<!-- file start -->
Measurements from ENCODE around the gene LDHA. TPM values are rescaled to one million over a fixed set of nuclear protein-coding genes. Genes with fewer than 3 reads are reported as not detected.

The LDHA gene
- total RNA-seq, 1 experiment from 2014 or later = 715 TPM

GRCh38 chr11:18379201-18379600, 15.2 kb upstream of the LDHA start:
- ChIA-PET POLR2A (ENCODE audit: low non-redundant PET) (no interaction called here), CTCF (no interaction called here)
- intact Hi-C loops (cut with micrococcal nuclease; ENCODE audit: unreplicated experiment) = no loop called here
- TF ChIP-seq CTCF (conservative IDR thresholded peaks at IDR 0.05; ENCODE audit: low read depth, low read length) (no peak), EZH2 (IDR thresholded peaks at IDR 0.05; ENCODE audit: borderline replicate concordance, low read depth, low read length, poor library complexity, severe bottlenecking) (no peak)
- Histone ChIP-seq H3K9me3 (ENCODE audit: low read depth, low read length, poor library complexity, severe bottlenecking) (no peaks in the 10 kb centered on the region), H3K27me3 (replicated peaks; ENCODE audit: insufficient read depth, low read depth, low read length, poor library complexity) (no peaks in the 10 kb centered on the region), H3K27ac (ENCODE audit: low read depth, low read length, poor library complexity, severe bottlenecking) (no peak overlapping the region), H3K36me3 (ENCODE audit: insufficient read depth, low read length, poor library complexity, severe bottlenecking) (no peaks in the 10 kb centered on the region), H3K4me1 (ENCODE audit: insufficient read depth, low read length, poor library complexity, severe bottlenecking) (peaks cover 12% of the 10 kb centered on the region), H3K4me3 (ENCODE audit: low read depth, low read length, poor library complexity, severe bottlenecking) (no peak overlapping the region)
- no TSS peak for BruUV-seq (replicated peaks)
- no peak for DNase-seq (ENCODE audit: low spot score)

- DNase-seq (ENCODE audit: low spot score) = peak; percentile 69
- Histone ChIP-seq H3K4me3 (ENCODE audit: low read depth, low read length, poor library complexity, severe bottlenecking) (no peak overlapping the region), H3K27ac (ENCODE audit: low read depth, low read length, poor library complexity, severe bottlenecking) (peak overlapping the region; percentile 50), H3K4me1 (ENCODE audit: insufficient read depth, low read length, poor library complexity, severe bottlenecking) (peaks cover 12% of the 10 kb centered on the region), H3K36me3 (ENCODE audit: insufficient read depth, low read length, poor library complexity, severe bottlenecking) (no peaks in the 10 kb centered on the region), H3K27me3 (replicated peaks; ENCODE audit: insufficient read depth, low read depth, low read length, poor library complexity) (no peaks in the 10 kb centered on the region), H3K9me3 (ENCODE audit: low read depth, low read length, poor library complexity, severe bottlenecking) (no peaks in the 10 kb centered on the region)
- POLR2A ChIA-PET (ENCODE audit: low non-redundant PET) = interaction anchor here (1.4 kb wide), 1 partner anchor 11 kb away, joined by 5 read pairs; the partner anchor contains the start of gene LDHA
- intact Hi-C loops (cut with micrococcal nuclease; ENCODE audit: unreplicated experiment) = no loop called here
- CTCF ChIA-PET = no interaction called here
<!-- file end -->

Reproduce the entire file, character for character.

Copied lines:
Measurements from ENCODE around the gene LDHA. TPM values are rescaled to one million over a fixed set of nuclear protein-coding genes. Genes with fewer than 3 reads are reported as not detected.

The LDHA gene
- total RNA-seq, 1 experiment from 2014 or later = 715 TPM

GRCh38 chr11:18379201-18379600, 15.2 kb upstream of the LDHA start:
- ChIA-PET POLR2A (ENCODE audit: low non-redundant PET) (no interaction called here), CTCF (no interaction called here)
- intact Hi-C loops (cut with micrococcal nuclease; ENCODE audit: unreplicated experiment) = no loop called here
- TF ChIP-seq CTCF (conservative IDR thresholded peaks at IDR 0.05; ENCODE audit: low read depth, low read length) (no peak), EZH2 (IDR thresholded peaks at IDR 0.05; ENCODE audit: borderline replicate concordance, low read depth, low read length, poor library complexity, severe bottlenecking) (no peak)
- Histone ChIP-seq H3K9me3 (ENCODE audit: low read depth, low read length, poor library complexity, severe bottlenecking) (no peaks in the 10 kb centered on the region), H3K27me3 (replicated peaks; ENCODE audit: insufficient read depth, low read depth, low read length, poor library complexity) (no peaks in the 10 kb centered on the region), H3K27ac (ENCODE audit: low read depth, low read length, poor library complexity, severe bottlenecking) (no peak overlapping the region), H3K36me3 (ENCODE audit: insufficient read depth, low read length, poor library complexity, severe bottlenecking) (no peaks in the 10 kb centered on the region), H3K4me1 (ENCODE audit: insufficient read depth, low read length, poor library complexity, severe bottlenecking) (peaks cover 12% of the 10 kb centered on the region), H3K4me3 (ENCODE audit: low read depth, low read length, poor library complexity, severe bottlenecking) (no peak overlapping the region)
- no TSS peak for BruUV-seq (replicated peaks)
- no peak for DNase-seq (ENCODE audit: low spot score)

- DNase-seq (ENCODE audit: low spot score) = peak; percentile 69
- Histone ChIP-seq H3K4me3 (ENCODE audit: low read depth, low read length, poor library complexity, severe bottlenecking) (no peak overlapping the region), H3K27ac (ENCODE audit: low read depth, low read length, poor library complexity, severe bottlenecking) (peak overlapping the region; percentile 50), H3K4me1 (ENCODE audit: insufficient read depth, low read length, poor library complexity, severe bottlenecking) (peaks cover 12% of the 10 kb centered on the region), H3K36me3 (ENCODE audit: insufficient read depth, low read length, poor library complexity, severe bottlenecking) (no peaks in the 10 kb centered on the region), H3K27me3 (replicated peaks; ENCODE audit: insufficient read depth, low read depth, low read length, poor library complexity) (no peaks in the 10 kb centered on the region), H3K9me3 (ENCODE audit: low read depth, low read length, poor library complexity, severe bottlenecking) (no peaks in the 10 kb centered on the region)
- POLR2A ChIA-PET (ENCODE audit: low non-redundant PET) = interaction anchor here (1.4 kb wide), 1 partner anchor 11 kb away, joined by 5 read pairs; the partner anchor contains the start of gene LDHA
- intact Hi-C loops (cut with micrococcal nuclease; ENCODE audit: unreplicated experiment) = no loop called here
- CTCF ChIA-PET = no interaction called here